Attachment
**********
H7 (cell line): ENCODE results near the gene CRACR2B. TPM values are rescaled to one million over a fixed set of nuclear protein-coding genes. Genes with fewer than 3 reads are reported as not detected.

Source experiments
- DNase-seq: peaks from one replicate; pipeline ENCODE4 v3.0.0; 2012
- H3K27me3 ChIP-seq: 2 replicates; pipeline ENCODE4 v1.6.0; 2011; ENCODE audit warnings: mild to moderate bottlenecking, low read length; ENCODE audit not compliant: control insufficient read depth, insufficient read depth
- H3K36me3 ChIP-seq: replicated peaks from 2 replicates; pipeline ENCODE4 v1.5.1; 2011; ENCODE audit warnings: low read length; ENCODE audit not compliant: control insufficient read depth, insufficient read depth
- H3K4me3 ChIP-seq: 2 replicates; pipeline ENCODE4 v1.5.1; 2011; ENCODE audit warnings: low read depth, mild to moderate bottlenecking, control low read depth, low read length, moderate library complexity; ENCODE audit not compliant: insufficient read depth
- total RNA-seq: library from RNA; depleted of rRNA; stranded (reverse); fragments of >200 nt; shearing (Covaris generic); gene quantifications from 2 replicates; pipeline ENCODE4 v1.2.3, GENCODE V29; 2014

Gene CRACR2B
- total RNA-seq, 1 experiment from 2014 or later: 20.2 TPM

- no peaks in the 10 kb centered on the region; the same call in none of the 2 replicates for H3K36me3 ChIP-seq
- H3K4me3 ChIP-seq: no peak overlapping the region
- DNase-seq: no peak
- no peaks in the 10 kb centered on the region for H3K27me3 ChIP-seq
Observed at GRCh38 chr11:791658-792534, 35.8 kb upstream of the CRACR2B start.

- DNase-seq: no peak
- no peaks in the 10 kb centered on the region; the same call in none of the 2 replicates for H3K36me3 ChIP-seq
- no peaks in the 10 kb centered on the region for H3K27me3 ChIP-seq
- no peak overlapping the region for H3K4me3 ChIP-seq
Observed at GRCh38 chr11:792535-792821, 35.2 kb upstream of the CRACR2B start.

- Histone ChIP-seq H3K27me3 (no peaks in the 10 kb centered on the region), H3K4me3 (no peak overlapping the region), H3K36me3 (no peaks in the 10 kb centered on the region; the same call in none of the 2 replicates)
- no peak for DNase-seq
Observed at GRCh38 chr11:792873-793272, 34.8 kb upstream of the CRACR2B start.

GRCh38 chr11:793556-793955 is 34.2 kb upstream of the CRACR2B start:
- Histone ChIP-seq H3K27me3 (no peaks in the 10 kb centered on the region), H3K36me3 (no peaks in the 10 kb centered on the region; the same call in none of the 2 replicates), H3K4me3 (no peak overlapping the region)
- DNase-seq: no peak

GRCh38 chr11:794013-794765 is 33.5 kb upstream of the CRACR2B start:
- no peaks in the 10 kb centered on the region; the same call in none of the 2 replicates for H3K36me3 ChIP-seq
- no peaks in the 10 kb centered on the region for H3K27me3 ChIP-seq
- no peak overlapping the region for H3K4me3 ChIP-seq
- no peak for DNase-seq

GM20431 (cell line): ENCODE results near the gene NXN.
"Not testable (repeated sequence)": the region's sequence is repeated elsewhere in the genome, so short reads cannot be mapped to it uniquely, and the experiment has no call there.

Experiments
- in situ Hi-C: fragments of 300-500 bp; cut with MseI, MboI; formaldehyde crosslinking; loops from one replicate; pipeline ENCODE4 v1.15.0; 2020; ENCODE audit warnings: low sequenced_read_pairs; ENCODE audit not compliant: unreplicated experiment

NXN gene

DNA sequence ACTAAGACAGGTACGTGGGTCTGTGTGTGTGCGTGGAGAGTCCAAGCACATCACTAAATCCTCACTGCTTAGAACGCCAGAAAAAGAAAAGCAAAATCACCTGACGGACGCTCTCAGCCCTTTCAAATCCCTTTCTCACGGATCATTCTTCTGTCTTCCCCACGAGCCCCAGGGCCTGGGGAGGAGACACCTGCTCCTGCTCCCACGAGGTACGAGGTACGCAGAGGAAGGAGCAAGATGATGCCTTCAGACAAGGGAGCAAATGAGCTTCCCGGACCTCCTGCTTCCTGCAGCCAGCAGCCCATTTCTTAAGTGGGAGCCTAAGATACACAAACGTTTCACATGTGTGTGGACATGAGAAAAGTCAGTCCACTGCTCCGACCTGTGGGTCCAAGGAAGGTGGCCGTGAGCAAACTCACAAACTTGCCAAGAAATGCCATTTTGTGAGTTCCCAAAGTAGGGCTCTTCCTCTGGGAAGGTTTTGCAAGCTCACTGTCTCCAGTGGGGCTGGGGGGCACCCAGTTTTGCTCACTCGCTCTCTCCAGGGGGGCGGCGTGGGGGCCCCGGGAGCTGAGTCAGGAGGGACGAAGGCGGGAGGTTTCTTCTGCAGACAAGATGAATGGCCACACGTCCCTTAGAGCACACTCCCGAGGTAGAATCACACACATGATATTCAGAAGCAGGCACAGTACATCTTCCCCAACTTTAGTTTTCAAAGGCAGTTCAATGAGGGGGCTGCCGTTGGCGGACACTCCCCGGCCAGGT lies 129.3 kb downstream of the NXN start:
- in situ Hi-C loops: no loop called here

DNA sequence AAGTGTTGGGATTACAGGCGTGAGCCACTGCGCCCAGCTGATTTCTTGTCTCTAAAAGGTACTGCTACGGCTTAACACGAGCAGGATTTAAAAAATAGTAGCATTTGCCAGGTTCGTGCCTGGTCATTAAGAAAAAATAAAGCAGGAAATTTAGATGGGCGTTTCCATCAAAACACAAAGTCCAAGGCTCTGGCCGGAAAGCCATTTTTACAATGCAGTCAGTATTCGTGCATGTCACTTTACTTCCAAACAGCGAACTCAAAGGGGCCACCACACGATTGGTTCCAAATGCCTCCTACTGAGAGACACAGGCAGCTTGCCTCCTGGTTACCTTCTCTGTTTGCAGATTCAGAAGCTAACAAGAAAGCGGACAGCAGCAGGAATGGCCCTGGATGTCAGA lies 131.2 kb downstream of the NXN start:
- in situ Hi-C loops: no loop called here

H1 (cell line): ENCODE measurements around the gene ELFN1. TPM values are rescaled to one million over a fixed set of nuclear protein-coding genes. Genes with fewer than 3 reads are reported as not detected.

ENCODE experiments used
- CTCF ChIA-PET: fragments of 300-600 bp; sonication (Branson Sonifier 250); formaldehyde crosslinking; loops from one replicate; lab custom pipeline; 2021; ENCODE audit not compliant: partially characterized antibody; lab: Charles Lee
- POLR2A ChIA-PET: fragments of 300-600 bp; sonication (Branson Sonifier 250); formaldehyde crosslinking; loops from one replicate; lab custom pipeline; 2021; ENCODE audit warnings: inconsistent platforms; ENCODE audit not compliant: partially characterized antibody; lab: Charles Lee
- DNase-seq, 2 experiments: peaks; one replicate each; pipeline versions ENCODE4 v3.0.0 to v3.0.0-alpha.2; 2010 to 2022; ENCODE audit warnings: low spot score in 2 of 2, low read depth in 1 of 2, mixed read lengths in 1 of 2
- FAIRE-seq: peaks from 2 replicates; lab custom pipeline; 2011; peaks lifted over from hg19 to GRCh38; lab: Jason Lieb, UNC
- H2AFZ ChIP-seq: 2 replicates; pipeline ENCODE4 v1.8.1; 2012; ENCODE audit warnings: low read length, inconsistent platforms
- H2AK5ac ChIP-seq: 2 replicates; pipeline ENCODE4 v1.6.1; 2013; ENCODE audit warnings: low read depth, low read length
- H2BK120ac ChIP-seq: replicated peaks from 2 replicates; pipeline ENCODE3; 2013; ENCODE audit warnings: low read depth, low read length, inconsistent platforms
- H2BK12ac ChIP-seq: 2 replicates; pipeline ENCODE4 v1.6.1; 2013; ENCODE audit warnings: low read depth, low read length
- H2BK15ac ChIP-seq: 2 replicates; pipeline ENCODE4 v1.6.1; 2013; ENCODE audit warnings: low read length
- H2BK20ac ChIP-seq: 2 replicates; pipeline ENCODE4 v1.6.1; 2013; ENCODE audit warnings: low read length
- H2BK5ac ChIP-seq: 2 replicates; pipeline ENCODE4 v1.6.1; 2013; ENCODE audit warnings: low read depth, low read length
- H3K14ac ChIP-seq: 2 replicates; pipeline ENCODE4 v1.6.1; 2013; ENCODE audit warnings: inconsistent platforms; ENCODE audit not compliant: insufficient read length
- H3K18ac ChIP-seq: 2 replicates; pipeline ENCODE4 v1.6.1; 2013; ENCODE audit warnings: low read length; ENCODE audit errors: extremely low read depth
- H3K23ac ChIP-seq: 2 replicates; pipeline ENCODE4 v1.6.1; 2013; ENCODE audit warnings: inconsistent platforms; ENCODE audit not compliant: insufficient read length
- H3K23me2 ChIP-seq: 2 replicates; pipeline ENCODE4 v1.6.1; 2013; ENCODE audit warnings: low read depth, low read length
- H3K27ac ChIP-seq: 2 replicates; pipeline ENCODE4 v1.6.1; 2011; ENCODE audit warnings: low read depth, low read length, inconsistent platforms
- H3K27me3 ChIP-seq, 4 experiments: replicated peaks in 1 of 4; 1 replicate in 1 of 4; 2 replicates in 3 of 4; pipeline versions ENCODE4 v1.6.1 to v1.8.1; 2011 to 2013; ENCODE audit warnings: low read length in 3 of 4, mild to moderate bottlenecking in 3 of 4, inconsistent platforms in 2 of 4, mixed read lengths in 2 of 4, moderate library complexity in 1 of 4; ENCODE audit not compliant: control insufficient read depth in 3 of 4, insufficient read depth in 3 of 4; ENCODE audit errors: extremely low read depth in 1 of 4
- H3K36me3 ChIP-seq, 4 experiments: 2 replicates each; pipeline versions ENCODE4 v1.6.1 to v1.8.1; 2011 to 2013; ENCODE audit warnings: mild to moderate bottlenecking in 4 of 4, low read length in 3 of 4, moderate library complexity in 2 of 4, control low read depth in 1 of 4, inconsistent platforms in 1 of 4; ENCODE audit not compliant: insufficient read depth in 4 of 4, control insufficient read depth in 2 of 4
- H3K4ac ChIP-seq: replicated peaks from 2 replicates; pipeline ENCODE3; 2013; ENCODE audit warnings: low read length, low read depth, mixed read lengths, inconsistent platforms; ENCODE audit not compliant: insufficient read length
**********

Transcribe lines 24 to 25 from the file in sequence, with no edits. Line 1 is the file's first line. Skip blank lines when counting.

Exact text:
- Histone ChIP-seq H3K27me3 (no peaks in the 10 kb centered on the region), H3K36me3 (no peaks in the 10 kb centered on the region; the same call in none of the 2 replicates), H3K4me3 (no peak overlapping the region)
- DNase-seq: no peak